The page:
Economics and the mid-life crisis have much in common: Both dwell on foregone opportunities

C'est la vie; c'est la guerre; c'est la pomme de terre . . . . . . . . . . . . . email: jpalmer at uwo dot ca

. . . . . . . . . . .Richard Posner should be awarded the next Nobel Prize in Economics . . . . . . . . . . . .

Thursday, January 06, 2005

Global Trade Liberalization and the Erosion of Tariff Preferences

Ben Muse has a good summary of one transition problem as we move toward Global Trade Liberalization:
  • Some developed countries have tariff walls, keeping out the cheap competition from developing economies.
  • The developed countries, perhaps in an effort to aid some developing economies, set up preferential treatment for some of those countries, allowing them to sell in the developed country but under the tariff protection against competition from other developing economies.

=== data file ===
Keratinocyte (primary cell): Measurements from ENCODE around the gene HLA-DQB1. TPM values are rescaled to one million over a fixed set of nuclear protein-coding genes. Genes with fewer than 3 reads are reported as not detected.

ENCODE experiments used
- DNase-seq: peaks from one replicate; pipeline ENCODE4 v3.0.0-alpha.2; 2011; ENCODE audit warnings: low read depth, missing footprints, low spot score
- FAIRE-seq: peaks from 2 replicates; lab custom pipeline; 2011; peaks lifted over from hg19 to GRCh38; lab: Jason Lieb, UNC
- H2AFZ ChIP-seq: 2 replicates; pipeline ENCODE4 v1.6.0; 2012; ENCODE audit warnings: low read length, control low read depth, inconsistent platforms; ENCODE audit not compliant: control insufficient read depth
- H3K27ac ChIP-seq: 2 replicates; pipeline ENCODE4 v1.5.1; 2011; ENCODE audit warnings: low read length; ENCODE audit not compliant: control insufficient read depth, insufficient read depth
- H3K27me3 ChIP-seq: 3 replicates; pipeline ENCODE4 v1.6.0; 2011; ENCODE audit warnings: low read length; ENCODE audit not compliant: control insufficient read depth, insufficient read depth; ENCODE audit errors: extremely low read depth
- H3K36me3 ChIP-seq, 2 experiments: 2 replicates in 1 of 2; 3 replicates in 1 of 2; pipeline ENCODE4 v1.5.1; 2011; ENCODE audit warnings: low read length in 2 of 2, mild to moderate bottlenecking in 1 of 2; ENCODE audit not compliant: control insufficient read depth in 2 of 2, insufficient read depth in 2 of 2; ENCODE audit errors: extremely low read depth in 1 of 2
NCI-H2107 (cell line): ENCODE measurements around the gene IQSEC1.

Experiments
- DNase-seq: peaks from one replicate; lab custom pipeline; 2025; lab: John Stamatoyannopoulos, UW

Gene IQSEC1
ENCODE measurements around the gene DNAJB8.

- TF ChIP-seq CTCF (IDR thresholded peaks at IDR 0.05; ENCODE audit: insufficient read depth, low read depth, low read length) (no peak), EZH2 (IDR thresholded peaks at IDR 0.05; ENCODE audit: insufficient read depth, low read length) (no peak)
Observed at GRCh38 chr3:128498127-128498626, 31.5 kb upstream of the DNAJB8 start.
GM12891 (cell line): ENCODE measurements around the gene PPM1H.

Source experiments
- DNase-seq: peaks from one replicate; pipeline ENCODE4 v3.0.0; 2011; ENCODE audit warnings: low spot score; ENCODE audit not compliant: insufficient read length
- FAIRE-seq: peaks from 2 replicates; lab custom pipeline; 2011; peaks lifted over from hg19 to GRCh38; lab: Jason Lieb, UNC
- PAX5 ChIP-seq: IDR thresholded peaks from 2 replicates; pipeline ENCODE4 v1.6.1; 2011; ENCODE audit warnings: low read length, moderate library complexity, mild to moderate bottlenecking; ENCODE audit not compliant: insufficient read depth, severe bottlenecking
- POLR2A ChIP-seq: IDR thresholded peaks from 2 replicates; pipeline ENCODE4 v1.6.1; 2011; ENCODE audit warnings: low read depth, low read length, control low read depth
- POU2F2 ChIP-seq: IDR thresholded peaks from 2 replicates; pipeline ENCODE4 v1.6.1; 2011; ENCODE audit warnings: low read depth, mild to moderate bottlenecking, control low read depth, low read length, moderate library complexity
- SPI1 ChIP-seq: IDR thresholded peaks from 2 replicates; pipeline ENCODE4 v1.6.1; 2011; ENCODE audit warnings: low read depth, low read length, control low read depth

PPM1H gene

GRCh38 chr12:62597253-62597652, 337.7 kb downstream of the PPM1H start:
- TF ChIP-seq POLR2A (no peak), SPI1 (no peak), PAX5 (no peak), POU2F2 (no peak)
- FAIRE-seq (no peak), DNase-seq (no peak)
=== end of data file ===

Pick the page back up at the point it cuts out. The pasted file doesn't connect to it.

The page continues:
• Global Trade Liberalization means the countries that had been helped by preferential tariffs will be made worse off.

Too bad. Do we believe in comparative advantage and gains from trade, or don't we? But Ben Muse says it so much more nicely. His reference is to this piece from the World Bank.

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